Not Martha

let Christmas begin

We were finally able to find time to put up a Christmas tree last night. Earlier in the day I bought bread from Lola’s South City Bakery:

We used the baguette to make Toasts with Chocolate, Olive Oil and Sea Salt which I originally read about in Cooking for Mr. Latte. Our verdict was that we need to try again with a better quality bittersweet chocolate, Ghirardelli wasn’t working out in this case. I think my local grocery might have some bittersweet Green & Black’s, investigation to continue this evening.

The sandwich loaf in that picture is currently the object of my fascination. It’s beautiful and weighty and I nearly couldn’t bring myself to slice it. It made very, very good toast and there are grilled cheese plans for lunch. The little box contained a single slice of a dense Italian dessert which I forget the name of, but which combined fruits, nuts and a bit of cocoa. Here is the box when opened:

For dinner we decided to make Pork tenderloin roasted in rosemary salt with fingerling potatoes from the LA Times, which recently ran a much-discussed article on salt roasting. The potatoes did emerge too salty, you could see a salt water residue on the sides. Earlier this week I roasted some potatoes in barely-moistened salt and we didn’t experience the same thing. Perhaps salt roasting is best left for things you’ll remove the skins from – fish, a whole chicken? Otherwise, the pork loin was delicious and tender and juicy.

Here is the Kosher salt with fresh rosemary being mixed, it sparkled like snow and briefly made me wish fresh snow was scented with rosemary. The before and after pictures of the food encased in a mound of salt can be found here.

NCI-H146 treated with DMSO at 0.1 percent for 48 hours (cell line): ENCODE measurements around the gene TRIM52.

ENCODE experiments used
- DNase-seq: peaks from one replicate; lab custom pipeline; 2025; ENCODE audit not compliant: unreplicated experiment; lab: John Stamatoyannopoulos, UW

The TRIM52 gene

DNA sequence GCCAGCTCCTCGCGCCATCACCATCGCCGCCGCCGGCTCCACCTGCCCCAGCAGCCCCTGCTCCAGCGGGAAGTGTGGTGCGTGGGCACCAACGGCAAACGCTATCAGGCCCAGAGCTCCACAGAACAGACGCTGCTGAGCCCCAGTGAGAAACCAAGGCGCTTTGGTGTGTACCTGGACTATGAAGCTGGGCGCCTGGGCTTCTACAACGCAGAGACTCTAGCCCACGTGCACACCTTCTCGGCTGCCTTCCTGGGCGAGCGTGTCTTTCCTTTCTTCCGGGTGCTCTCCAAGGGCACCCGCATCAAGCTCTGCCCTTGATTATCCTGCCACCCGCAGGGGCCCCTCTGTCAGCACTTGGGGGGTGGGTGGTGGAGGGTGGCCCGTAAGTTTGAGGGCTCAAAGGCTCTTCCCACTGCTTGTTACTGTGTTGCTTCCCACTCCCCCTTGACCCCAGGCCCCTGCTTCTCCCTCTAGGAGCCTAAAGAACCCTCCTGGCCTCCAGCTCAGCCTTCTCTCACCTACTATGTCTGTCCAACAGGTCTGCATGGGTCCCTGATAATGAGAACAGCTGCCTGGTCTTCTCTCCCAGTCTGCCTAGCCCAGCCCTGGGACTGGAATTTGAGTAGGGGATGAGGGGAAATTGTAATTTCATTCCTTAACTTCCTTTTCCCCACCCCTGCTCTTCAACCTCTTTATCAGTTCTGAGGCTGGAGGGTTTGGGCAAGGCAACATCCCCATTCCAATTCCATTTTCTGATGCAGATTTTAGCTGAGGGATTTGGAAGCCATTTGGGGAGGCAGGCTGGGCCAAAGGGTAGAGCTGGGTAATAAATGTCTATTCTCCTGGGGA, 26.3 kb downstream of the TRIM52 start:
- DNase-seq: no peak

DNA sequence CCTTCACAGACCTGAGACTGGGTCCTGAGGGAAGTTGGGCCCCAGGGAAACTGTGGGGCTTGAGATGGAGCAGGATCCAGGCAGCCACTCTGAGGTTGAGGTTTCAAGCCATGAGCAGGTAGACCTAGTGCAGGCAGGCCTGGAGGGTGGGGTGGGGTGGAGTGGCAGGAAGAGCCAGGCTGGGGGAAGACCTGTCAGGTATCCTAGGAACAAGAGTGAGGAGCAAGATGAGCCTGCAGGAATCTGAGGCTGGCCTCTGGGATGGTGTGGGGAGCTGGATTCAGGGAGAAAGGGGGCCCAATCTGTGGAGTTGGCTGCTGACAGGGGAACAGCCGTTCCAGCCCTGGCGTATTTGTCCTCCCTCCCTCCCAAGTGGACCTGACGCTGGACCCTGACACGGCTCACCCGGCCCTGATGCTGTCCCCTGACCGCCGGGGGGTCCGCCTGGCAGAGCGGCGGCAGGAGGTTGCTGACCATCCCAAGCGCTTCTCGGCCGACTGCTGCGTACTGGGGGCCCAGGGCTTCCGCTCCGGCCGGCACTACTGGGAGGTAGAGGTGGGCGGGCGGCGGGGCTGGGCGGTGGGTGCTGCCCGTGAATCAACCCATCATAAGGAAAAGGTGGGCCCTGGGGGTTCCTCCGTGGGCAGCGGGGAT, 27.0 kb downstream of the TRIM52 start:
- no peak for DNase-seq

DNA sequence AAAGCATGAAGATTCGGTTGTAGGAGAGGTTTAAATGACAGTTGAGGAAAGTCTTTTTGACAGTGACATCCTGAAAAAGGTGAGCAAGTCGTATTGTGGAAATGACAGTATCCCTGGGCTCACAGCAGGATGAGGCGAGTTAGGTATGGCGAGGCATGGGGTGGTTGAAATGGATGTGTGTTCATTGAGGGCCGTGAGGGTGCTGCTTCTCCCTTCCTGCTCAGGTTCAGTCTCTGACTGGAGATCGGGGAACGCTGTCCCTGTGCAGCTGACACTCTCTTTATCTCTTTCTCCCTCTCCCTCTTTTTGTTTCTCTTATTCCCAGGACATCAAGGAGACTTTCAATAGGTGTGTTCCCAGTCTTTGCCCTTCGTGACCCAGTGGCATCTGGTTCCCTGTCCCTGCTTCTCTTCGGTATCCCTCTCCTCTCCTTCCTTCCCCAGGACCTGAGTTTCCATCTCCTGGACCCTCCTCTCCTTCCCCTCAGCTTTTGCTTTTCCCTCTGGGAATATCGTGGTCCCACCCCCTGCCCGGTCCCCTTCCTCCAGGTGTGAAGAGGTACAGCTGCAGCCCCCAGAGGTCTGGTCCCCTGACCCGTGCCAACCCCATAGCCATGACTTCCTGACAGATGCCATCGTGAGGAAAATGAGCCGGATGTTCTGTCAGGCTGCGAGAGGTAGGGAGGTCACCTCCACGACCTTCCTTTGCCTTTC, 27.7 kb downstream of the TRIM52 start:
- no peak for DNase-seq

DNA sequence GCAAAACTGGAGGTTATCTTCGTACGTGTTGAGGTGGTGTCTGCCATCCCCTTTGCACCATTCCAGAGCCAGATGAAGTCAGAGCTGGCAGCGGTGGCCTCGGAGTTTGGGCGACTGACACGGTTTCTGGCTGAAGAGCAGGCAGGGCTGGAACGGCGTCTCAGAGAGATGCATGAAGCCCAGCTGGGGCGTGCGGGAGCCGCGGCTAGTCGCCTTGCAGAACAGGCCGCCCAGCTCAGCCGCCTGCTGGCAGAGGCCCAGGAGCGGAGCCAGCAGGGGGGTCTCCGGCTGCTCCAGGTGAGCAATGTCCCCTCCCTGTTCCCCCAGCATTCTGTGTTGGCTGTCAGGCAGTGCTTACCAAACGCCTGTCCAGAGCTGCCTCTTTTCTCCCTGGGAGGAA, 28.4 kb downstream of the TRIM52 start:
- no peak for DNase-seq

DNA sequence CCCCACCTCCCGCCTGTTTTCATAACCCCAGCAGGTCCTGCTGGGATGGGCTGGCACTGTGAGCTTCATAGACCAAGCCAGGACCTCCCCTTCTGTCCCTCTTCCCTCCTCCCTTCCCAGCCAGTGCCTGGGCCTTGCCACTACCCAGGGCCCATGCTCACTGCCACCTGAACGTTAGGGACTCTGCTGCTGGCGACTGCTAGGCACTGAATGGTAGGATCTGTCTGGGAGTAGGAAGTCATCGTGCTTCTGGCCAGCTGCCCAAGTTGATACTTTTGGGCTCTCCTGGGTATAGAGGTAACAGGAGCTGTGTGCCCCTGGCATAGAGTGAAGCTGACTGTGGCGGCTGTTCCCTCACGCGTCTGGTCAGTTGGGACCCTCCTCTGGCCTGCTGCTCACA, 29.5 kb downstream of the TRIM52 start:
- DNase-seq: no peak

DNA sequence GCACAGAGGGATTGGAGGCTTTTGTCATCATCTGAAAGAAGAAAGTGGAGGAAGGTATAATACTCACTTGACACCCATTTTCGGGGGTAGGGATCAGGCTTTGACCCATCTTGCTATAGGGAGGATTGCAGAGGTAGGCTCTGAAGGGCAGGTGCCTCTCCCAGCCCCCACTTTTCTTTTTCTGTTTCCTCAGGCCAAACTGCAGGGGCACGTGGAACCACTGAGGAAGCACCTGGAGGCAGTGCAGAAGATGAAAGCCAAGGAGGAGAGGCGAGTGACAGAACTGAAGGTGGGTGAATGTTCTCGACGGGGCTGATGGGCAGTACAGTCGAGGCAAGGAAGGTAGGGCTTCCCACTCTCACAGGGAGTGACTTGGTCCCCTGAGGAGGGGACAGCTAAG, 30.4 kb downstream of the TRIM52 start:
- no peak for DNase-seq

· comments [8] · 12-20-2007 · categories:food · mumbling · recipes ·

8 responses so far ↓

  • 1 Darci // Dec 20, 2007 at 11:42 am

    Good to know someone else is just getting their tree up…Ours will be proudly displayed this evening…

  • 2 Judi // Dec 20, 2007 at 12:30 pm

    If you’re into super-dark chocolate, Dagoba makes an 87% bar that’s quite good called “Eclipse.”

  • 3 Swellanor // Dec 20, 2007 at 2:44 pm

    Depending on the flavorings used and the proportions of ingredients, your Italian dessert could be panforte, panpepato, or pangiallo. All are traditional for Xmas. Their spices and dense texture make me think “medieval”.

  • 4 Patti // Dec 20, 2007 at 5:45 pm

    Fran’s makes my favorite bittersweet. :)

  • 5 William // Dec 21, 2007 at 2:56 am

    What kind of Ghirardelli were you using? They have bittersweet in two variates, 60% dark and 70% dark. I’m not the biggest fan of the 60%… 70% is the way to go, nice and rich without overpowering bitterness. It seems to work well in recipes without dominating the rest of the ingredients.

  • 6 JustaRabbit // Dec 21, 2007 at 12:41 pm

    I *heart* panforte. I tried it for the first time at my gran’s in November. She cuts it into little bite-sized pieces and stores it in the freezer. She’ll only bring out a little bit at a time, since she deems it “expensive to make”. And she’s quite right when compared to a sugar cookie. But luckily I’ve got the recipe now! So I can make a batch just for me :)

  • 7 joanna // Dec 21, 2007 at 1:55 pm

    may i recommend mad market for chocolate? when i used to work there we had an amazing assortment of chocolate. there was even a dark salty chocolate we kept on one of the end caps.

  • 8 Ann // Dec 22, 2007 at 1:36 pm

    Hi! I found my way here through Stumble Upon. That’s a really interesting way of cooking! I’m by no means a good cook, but that sounds easy enough. That’s for the peak at your pages! Lovely pictures. I hope you get those glasses sorted out, they are gorgeous! Happy holidays!

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